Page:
Colin was on the ramp to Hotel Circle North and was passing over the parking lot now. There were five patrol cars and four unmarked cars in the lot. Approximately ten officers were milling about.
“Unit 21-23 Fahey, ten four,” said Colin, setting the radio back on the seat. Colin pulled into the lot and parked. The lot was hidden from the motel down the street by several tall coastal oak trees.
Colin was greeted by Carl Jessop as he got out of his car. Carl looked bushed. His short Natural, usually combed tight, was particularly out of sorts. He wore a blue and gold jogging suit with “Chargers” across the back and a lightning bolt down the left leg. His deep brown eyes were uncharacteristically sleepy. He held a cup of coffee to his mouth as if trying to inhale it all at once through his nose.
“Good morning, homely,” said Colin with a grin.
“I believe the term is homey, white boy,” snarled Carl.
Colin looked Carl up and down. “No, I think ‘homely’ is more accurate this morning.”
Carl curled his lip.
Several feet away, Detectives Salvador Nunez and Annie Robertson were talking with patrol sergeant Buddy Clark. The sergeant looked more like a grade school teacher than a patrol sergeant. His disheveled salt and pepper hair, pencil thin moustache, black horn rim glasses and pear shaped figure hardly cut an imposing figure. He had a reputation of being soft spoken and thoughtful to a fault. He was, however, one of the most respected patrol sergeants in the Department. He was as fiercely loyal to his officers as they were to him.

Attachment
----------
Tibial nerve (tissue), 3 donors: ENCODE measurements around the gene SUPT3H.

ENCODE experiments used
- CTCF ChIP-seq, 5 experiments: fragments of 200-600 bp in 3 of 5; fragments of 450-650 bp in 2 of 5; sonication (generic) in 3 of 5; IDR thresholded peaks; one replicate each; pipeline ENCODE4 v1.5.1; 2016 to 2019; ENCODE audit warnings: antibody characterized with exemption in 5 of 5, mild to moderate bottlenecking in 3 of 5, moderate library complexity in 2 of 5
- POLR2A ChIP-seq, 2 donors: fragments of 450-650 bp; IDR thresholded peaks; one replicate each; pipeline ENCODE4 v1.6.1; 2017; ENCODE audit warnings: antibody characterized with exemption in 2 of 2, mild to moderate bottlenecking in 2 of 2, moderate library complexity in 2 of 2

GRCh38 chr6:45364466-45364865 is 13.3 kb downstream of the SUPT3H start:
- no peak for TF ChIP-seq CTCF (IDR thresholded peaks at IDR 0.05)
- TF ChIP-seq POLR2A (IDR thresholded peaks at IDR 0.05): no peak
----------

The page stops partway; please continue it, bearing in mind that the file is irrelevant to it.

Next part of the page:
Detective Robert Joplin leaned against the hood of a patrol car talking with an exceptionally short female officer. She was in the process of spinning some fabulous yarn as Joplin looked on feigning interest. A clutch of five patrol officers stood by their cars.
“Hey, Porkchop,” Colin called and waved as he spotted Rusty Mcgee among the officers. Rusty returned the wave.
Colin returned his attention to Carl, whose eyes were now shut.
“Did the search on the house turn up anything?” asked Colin.
Carl opened his eyes. “There wasn’t dick at that guy’s house…except,” Carl smiled, “we checked the mail box on the way out. And we found bills to two storage units. One up the road in Bay Park and the other all the way out in El Cajon. We got search warrants on both. The one in Bay Park is full of file boxes, paper work n’ shit, and a box full of cash.”